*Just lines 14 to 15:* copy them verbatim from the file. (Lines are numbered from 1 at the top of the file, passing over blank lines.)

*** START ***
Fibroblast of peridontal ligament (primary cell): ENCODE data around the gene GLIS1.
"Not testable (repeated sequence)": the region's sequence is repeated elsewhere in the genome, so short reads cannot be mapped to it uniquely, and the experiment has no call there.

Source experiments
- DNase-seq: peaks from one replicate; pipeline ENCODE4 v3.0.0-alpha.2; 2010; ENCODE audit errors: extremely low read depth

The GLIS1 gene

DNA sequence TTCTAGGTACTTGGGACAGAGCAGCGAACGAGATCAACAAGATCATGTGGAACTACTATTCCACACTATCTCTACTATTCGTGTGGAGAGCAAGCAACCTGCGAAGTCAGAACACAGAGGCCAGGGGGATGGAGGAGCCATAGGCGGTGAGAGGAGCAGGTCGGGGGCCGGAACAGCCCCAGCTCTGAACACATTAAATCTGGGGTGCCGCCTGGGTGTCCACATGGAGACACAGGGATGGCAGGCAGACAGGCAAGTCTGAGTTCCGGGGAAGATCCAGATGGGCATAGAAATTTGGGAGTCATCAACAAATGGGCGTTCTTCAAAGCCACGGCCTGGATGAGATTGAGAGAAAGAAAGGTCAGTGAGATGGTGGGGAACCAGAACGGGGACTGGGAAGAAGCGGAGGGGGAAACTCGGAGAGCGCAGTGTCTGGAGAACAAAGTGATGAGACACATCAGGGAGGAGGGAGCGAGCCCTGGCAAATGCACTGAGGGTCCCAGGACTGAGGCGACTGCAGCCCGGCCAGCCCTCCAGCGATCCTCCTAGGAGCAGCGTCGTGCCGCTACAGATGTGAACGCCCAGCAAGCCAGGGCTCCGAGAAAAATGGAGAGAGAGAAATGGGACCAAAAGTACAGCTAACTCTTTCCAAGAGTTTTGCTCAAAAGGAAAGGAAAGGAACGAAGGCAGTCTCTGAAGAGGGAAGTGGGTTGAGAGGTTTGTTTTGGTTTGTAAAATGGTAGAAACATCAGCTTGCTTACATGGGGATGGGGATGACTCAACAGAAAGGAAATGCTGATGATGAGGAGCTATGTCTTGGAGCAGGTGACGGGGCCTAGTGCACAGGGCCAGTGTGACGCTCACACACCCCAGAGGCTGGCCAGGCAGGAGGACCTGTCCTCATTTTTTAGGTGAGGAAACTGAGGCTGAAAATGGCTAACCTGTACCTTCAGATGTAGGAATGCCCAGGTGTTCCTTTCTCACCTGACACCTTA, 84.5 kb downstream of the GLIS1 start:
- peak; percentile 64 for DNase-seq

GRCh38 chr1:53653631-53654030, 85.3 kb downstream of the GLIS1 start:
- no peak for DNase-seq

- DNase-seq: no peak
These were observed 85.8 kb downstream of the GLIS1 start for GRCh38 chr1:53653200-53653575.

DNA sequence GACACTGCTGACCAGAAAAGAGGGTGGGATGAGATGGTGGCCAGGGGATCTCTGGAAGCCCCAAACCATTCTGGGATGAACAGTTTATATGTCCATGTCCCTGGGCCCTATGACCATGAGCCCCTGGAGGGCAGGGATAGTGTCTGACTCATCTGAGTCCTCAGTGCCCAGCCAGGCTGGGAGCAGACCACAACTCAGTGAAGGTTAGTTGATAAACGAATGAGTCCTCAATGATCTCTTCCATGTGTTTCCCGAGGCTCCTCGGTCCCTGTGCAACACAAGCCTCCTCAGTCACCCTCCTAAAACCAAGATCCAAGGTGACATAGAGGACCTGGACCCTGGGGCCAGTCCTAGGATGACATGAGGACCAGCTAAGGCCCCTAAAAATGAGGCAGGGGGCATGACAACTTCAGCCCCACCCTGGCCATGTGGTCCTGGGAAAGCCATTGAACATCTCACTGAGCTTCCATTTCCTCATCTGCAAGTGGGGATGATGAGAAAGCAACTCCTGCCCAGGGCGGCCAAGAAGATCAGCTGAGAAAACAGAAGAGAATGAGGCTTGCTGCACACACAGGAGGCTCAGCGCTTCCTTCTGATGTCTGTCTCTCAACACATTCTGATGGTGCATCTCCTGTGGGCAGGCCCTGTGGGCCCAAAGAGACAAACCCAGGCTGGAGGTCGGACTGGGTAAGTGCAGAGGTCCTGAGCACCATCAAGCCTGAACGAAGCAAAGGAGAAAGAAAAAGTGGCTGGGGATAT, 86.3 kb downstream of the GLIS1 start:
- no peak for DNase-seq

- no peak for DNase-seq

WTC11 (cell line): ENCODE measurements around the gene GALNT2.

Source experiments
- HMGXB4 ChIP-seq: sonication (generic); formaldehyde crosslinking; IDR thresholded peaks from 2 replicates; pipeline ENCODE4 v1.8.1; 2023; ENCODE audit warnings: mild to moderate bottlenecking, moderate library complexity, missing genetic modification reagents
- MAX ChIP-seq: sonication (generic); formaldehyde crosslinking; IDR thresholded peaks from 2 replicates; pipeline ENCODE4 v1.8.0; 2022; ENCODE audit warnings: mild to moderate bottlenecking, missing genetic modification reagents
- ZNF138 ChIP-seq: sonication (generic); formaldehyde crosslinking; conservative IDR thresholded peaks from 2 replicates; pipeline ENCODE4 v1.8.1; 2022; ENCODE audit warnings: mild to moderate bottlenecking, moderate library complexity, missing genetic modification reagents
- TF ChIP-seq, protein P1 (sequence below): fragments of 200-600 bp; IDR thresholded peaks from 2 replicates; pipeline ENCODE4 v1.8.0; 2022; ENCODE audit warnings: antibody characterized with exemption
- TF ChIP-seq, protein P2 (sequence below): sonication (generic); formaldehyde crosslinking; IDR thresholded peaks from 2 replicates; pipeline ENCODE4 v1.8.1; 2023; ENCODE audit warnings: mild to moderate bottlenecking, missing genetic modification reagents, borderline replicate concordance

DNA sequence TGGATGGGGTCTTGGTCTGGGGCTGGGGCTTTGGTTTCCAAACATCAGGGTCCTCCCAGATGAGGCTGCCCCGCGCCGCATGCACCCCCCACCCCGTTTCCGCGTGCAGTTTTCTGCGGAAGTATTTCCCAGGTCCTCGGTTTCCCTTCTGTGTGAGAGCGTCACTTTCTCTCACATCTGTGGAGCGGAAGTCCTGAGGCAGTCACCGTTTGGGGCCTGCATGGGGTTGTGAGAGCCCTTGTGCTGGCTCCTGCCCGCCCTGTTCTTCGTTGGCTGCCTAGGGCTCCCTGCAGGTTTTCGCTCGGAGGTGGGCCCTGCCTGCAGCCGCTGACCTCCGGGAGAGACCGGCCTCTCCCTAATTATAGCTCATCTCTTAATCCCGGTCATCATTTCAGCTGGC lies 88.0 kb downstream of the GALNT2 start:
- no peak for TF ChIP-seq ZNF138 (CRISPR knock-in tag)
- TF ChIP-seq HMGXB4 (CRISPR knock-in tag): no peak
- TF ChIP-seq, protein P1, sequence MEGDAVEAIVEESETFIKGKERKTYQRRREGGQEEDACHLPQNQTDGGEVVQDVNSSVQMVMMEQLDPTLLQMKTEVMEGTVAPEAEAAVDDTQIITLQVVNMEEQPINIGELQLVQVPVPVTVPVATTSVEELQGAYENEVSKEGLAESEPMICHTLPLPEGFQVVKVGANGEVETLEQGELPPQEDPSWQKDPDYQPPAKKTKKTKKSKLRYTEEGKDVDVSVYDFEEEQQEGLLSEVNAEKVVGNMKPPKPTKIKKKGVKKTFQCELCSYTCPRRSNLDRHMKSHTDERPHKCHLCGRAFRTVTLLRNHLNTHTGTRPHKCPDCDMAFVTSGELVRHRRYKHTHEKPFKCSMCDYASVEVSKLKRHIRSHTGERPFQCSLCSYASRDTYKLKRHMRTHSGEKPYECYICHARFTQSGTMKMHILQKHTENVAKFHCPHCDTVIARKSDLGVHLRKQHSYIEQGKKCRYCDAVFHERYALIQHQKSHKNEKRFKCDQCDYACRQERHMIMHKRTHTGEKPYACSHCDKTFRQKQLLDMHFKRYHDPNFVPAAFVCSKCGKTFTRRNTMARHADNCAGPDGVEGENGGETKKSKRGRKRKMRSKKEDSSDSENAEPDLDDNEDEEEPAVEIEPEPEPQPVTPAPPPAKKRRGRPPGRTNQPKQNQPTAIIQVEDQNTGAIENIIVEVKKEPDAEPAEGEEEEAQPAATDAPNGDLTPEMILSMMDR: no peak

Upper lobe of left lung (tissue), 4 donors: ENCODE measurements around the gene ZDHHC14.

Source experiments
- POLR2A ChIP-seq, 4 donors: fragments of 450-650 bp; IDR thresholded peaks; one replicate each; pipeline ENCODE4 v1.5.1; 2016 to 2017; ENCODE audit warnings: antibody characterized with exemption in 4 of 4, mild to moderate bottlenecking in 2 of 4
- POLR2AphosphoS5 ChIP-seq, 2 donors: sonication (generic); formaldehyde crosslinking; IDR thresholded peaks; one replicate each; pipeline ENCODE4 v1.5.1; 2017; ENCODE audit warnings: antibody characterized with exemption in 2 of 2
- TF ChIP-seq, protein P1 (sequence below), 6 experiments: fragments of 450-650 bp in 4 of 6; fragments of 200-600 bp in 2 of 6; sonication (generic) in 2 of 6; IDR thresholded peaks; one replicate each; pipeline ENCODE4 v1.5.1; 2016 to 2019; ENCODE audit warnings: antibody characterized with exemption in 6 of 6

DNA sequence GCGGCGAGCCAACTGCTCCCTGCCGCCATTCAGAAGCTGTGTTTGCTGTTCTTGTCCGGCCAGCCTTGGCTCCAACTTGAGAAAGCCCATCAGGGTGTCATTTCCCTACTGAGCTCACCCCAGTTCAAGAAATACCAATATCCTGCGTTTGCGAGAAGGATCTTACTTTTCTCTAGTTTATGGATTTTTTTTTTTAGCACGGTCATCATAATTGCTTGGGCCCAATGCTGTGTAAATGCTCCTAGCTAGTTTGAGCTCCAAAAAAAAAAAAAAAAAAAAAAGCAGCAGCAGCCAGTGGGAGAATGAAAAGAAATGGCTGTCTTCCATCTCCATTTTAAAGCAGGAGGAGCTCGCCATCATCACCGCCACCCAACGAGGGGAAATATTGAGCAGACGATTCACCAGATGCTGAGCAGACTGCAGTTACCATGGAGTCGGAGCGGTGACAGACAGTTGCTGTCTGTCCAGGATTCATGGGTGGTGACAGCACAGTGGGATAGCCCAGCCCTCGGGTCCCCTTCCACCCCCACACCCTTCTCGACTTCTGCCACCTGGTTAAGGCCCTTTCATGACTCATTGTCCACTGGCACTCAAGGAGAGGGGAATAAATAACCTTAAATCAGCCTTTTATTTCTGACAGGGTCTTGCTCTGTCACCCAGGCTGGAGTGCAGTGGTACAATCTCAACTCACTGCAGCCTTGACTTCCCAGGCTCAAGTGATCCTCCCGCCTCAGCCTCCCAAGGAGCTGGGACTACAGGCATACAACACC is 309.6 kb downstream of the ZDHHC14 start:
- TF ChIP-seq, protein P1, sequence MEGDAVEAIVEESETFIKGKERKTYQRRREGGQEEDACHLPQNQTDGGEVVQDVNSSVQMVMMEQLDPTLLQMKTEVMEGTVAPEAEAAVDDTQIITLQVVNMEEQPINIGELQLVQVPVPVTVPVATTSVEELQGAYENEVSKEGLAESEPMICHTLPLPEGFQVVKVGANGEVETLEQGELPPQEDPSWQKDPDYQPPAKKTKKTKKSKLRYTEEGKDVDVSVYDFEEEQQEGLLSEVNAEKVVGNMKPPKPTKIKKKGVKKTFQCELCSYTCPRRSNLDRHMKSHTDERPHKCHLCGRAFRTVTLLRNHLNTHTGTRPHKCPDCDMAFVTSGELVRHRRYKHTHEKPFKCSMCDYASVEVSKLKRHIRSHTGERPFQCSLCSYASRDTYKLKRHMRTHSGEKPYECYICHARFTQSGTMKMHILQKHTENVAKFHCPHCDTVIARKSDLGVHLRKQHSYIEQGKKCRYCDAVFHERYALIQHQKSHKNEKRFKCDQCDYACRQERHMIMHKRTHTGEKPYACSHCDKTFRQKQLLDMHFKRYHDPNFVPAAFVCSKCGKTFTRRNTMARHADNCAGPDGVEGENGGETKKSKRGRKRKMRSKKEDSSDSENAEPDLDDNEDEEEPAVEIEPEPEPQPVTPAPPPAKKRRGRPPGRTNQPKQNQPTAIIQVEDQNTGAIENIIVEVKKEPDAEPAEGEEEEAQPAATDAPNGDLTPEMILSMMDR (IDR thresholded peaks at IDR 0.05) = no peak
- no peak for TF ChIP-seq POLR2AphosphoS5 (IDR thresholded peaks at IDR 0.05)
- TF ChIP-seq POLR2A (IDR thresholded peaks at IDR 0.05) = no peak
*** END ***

- no peak for DNase-seq

WTC11 (cell line): ENCODE measurements around the gene GALNT2.